In Tuesday's NY Times, science writer, Natalie Angier, writes about new theories on the origins of art.
Unfortunately, my principal at my first teaching job felt art was the lowest aspect of the curriculum and deemed it more appropriate for use as playtime, rather than an opportunity to create art and learn culture and history through the vehicle of art, which is a visual testament to humanity. In The Dance of Evolution, or How Art Got Its Start, Angier overviews a recent conference devoted to the "
One of the speakers was Ellen Dissanayake of the University of Washington who shared a quite different rationale that makes a whole lot of sense to me. She argued that while contemporary westerners view art as elitist and detached from reality art is really intrinsically connected to reality and plays a large role in creating community. I have experienced this myself in moving to a rural county, where by becoming a member of a local arts council, I have become part of a community that is not only made up of artists, but all sorts of people who love art. The only other large draw for community is religion, argues Dissanayake. I have not known such an energetic, impassioned crowd of people since I was in a college setting, doing what else but studying art.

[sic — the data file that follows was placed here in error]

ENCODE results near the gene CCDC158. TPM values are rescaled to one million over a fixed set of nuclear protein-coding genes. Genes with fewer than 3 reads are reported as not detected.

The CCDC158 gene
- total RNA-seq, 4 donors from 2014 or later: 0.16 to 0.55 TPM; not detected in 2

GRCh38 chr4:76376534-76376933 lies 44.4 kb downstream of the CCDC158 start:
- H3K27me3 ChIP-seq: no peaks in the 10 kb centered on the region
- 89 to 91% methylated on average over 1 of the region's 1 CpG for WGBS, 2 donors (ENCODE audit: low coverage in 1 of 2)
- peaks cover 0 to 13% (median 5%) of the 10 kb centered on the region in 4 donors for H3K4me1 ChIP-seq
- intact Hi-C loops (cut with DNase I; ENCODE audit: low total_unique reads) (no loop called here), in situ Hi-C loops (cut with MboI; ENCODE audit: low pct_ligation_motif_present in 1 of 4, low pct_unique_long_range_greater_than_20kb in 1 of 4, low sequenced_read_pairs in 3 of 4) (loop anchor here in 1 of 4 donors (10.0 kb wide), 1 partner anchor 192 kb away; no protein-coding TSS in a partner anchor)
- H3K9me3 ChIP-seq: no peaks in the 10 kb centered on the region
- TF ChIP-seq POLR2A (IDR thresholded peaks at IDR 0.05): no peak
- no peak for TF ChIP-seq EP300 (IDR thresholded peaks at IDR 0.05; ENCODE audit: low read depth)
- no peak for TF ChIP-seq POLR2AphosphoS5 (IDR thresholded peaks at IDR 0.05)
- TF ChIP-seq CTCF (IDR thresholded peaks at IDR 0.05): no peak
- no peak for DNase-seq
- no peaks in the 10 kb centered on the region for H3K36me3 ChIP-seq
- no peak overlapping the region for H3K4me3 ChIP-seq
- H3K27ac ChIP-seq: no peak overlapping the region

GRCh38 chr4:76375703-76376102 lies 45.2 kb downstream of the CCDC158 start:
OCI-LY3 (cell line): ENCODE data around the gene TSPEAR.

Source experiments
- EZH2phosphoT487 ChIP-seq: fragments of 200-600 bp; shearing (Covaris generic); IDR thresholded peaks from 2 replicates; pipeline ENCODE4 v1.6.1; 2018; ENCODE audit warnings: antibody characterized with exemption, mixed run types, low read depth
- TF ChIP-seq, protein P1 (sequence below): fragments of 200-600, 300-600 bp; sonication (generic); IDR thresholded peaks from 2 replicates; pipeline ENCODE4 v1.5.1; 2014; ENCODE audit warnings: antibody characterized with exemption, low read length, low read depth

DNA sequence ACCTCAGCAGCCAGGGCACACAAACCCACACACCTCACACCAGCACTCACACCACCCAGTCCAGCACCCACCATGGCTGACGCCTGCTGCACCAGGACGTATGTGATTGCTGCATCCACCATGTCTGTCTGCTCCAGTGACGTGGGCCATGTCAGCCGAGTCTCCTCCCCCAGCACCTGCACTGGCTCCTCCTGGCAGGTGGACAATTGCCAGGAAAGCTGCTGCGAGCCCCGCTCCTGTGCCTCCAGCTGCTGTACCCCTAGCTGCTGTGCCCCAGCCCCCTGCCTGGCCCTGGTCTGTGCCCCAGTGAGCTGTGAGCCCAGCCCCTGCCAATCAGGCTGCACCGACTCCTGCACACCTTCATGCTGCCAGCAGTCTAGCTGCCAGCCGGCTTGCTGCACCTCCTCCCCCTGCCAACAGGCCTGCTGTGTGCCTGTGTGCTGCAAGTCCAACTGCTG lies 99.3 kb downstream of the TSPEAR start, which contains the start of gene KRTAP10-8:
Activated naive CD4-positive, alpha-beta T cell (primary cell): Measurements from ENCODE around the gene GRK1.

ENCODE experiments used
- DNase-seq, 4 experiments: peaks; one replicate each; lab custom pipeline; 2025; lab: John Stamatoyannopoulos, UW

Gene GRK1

Art making is a magical experience that I believe all people have the capacity for in some way. But, when it is not supported in our schools, by our families, by our friends, art becomes less important. Without art, humans are not humans. Become part of a lively community - make art, buy art, encourage others to make art, support arts events.